Ian

---understanding aikido is understanding the training method---
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Old 10-02-2003, 07:28 AM   #8
ian
 
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P.S. I'd heard that kote-gaeshi actually comes from a technique for throwing the body to one side once you have run them through with your sword.

---understanding aikido is understanding the training method---
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Old 10-02-2003, 07:33 AM   #9
ian
 
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P.S. I would still disagree that aikido can always be gentle, for two reasons:

i. Ueshiba was never gentle with real challenges

ii. otherwise we would be able to do real competitive aikido without risk of injury.

---understanding aikido is understanding the training method---
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Old 10-02-2003, 09:41 AM   #10
Chuck Clark
 
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Peter,

The character "ju" has been mis-translated as gentle for many years. Pascal Krieger (menkyo kaiden in SMR and a fair-to-middlin judoka and aikidoka as well as a very senior shodoka) told me that the character ju means something along these lines... supple, flexible, giving way while storing energy then returning the force. Similar to pushing a flexible branch out of the way and then it coming back with the stored energy to whack the next guy.

Good waza feels that way to me.

Chuck Clark
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Old 10-02-2003, 10:30 AM   #11
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Quote:
Similar to pushing a flexible branch out of the way and then it coming back with the stored energy to whack the next guy.

Good waza feels that way to me.
what a wonderful illustration. that makes sense to me.

later

Richie Anderson
http://www.capitalcityaikido.com
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Old 10-02-2003, 11:16 AM   #12
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Quote:
C.E. Clark (Chuck Clark) wrote:
The character "ju" has been mis-translated as gentle for many years. Pascal Krieger (menkyo kaiden in SMR and a fair-to-middlin judoka and aikidoka as well as a very senior shodoka) told me that the character ju means something along these lines... supple, flexible, giving way while storing energy then returning the force.
I, too, would not translate "jyu" as "gentle." The translations Chuck gives above is nice; I'd probably add "resilient" and "pliable," too. Thanks, Chuck.

As far as kotegaeshi goes, I treat it more as kuzushiwaza rather than kansetsuwaza. Of course, it's a kansetsuwaza, but I think that relying on pain (say, from a broken wrist) for a technique to work seems a bit wanting. I've felt ways to make kotegaeshi "work" (whatever that really means in the long run) without necessitating a trip to the emergency room afterwards -- that's the kind of kotegaeshi I'd like to be able to do some day...

-- Jun

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Old 10-02-2003, 01:01 PM   #13
Misogi-no-Gyo
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no need to ...OUCH!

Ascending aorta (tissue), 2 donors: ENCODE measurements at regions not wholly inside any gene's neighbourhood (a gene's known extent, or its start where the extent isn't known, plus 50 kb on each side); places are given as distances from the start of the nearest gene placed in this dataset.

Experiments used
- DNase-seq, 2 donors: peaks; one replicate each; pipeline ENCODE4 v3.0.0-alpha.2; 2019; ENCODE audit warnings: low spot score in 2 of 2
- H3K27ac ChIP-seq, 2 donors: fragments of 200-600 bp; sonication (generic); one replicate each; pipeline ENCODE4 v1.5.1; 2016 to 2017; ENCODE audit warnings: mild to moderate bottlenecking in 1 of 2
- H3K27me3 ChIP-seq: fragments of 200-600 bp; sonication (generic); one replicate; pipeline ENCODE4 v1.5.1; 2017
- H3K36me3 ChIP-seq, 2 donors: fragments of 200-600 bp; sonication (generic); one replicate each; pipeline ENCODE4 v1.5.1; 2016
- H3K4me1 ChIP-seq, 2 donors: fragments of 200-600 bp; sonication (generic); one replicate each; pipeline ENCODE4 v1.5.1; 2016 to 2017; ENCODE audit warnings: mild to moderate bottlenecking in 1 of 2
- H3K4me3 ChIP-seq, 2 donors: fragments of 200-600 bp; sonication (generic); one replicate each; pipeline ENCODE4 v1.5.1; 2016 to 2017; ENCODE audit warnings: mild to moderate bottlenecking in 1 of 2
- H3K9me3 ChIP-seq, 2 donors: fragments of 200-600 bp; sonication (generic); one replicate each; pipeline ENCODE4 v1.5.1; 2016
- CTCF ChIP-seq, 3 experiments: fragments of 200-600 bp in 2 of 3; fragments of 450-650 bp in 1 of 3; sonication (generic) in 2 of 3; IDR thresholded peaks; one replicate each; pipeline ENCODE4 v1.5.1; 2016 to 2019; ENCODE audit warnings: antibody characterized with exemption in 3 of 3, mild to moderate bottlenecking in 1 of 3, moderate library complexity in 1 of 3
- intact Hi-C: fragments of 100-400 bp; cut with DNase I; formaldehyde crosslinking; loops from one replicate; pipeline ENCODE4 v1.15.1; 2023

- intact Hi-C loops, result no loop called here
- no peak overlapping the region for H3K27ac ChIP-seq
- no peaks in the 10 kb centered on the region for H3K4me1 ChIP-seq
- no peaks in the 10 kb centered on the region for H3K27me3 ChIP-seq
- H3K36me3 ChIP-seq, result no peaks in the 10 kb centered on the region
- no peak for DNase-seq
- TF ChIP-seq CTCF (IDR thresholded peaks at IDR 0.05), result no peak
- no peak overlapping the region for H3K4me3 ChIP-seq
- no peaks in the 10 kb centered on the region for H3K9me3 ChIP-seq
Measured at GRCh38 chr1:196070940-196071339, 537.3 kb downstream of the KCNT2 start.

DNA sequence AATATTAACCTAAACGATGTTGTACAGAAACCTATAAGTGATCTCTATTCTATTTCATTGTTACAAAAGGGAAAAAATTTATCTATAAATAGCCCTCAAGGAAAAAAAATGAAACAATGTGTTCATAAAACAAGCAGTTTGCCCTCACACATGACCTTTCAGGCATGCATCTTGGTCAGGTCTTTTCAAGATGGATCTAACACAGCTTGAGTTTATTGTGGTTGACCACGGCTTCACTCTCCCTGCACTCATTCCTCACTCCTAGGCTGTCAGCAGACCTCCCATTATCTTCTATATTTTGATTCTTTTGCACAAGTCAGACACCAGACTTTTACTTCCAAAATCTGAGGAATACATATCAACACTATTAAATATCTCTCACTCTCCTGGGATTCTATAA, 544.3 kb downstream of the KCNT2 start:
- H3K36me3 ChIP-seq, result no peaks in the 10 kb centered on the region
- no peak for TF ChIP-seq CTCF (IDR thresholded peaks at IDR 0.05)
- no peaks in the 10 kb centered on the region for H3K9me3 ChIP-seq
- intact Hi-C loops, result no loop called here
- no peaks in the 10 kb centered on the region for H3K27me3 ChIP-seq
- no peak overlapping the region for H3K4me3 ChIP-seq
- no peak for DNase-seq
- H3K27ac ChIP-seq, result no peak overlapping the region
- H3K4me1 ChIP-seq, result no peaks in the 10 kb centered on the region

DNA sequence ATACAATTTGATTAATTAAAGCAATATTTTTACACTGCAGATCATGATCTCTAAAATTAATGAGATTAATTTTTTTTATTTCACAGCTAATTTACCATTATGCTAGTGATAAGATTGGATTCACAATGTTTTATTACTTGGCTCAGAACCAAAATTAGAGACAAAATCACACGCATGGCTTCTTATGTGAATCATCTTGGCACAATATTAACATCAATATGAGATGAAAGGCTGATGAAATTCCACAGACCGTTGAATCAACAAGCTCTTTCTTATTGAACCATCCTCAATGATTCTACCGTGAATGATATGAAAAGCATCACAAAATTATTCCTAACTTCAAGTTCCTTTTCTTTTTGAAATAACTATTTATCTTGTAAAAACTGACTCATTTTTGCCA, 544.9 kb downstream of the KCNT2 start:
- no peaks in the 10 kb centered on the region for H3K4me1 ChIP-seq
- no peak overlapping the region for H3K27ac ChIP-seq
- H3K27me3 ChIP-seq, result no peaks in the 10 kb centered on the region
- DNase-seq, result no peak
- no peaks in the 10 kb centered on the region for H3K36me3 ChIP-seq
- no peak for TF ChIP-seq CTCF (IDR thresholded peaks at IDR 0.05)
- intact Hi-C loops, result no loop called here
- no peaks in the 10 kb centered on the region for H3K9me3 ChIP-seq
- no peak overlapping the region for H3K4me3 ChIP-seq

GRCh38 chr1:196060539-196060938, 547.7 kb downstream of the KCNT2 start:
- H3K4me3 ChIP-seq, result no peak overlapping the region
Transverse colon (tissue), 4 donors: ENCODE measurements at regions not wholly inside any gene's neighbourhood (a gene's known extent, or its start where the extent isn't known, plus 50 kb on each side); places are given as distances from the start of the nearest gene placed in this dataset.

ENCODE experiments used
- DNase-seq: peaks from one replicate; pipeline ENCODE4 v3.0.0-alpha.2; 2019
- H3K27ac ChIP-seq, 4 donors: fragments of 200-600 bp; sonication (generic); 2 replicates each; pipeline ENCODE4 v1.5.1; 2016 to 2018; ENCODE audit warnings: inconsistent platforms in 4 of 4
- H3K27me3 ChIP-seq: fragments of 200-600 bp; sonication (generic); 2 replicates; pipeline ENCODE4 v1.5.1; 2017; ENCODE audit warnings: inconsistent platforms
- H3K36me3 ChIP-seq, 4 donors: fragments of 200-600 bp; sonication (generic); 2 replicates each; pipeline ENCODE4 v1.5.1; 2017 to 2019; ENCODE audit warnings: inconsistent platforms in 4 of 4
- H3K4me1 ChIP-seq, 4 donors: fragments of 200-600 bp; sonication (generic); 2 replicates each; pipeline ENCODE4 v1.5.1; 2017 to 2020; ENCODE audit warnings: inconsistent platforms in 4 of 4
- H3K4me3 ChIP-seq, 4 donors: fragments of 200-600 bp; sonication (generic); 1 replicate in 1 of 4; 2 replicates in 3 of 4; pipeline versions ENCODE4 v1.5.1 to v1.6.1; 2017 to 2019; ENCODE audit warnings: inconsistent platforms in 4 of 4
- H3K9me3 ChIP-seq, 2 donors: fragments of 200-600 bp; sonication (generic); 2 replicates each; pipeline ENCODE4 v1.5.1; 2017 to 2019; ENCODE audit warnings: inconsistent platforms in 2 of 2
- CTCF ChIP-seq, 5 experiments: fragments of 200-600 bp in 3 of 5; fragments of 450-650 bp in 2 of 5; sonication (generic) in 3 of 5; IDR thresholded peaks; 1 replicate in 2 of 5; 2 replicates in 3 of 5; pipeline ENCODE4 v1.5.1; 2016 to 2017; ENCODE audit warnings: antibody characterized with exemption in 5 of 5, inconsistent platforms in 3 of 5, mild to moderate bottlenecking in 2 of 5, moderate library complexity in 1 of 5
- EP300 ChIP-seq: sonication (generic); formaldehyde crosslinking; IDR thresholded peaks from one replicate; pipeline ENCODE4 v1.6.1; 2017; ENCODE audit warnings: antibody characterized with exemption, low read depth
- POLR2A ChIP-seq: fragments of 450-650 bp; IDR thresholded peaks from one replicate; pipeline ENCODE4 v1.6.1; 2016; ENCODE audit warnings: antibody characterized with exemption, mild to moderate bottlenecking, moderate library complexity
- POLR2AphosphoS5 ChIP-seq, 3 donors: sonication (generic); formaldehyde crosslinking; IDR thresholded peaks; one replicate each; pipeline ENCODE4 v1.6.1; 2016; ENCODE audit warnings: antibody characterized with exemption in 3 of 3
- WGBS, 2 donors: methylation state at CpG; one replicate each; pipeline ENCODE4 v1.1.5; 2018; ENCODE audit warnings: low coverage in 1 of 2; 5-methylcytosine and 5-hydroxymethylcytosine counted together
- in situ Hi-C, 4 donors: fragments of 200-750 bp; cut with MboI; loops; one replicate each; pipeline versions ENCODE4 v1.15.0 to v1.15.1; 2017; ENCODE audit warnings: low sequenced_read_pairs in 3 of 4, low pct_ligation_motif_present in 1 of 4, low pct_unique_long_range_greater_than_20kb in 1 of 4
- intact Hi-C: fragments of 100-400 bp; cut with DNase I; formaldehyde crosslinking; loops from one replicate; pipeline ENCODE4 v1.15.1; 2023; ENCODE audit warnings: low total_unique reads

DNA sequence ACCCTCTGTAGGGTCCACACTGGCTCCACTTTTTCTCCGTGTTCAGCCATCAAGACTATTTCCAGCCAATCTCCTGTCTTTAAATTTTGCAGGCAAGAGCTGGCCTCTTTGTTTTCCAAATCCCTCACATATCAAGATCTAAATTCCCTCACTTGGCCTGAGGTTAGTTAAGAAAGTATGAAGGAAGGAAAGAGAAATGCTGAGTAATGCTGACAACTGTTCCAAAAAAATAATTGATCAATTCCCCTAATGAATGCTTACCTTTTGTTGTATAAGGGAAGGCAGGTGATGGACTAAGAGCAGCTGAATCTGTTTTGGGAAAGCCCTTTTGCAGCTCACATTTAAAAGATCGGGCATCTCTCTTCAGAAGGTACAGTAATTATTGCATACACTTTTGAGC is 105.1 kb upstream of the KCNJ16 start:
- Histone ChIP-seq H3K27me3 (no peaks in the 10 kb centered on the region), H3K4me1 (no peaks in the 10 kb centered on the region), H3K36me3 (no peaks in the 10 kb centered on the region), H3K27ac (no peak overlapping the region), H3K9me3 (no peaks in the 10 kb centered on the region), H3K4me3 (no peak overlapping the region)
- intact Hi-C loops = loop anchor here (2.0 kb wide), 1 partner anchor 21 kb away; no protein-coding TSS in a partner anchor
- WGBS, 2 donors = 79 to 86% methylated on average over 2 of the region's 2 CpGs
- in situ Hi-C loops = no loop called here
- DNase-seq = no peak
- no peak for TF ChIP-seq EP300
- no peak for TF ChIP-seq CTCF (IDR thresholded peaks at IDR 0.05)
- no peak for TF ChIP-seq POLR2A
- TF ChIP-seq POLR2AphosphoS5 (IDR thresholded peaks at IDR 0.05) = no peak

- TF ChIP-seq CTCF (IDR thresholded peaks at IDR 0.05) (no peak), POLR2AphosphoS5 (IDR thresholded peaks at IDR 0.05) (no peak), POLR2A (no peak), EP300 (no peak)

Quote:
Jun Akiyama (akiy) wrote:
I, too, would not translate "jyu" as "gentle." The translations Chuck gives above is nice; I'd probably add "resilient" and "pliable," too. Thanks, Chuck.

As far as kotegaeshi goes, I treat it more as kuzushiwaza rather than kansetsuwaza. Of course, it's a kansetsuwaza, but I think that relying on pain (say, from a broken wrist) for a technique to work seems a bit wanting. I've felt ways to make kotegaeshi "work" (whatever that really means in the long run) without necessitating a trip to the emergency room afterwards -- that's the kind of kotegaeshi I'd like to be able to do some day...

-- Jun
Exactly! I started out with a very jujitsu-like mentality and actually tried to hurt people's writs, etc. sorry guys! As I gained an understanding of O-Sensei's Aikido, and the important place that shizen ni, kuzushi and kokyo held in his art, I realized that kansetsu waza, as Jun has pointed out, merely use the joint as an access point to an attacker's center. An advanced measure of this is the ability to lock the joints in succession from the wrist to the elbow, to the shoulder and finally to the hips and legs and take them down using the gound as the point of origin of their power. There are two levels above this, but they are advanced and master-level, so no need to be discussed here in this forum.

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Old 10-06-2003, 10:11 AM   #14
bob_stra
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Re: Aikido the gentle art

Quote:
Stefan Johnson (Upstanding Dragon) wrote:
Certain techniques, such as Kote Gaeshi, if applied in a self defence situation, the attacker would more than likely resist, and therefore result in a broken wrist, these people don't know how to roll of breakfall.
A little nugget from a newbie.

Here the thing - if you move a person in an un-natural manner, of course they're gonna resist. Wouldn't you?

There's a version of kote gashi that doesn't require a spectacular breakfall and take advantage of natural joint movement, but its difficult to describe in words. I'll try.

Normally when you grab someone's wrist (let's say, the person is untrained) what do they do?

Pull backwards as if starting a lawn mower or or doing biceps curls. Fine. Follow that motion in and exaggerate it, so that the elbow comes backwards, beyound their side. In essence, your using his retreating motion to unbalance him to his rear weak point.

To bring him down, smoothly reverse the pull towards you while you tenkan. While you always have the kote gashi hand grasp, the wrist is never force over. Infact, you throw along the line of the forearm (if that makes sense).

*btw I got that from a Scott Sonnon video, lest you actually mistake me for anyone with aikido skill ;-) *

Last edited by bob_stra : 10-06-2003 at 10:17 AM.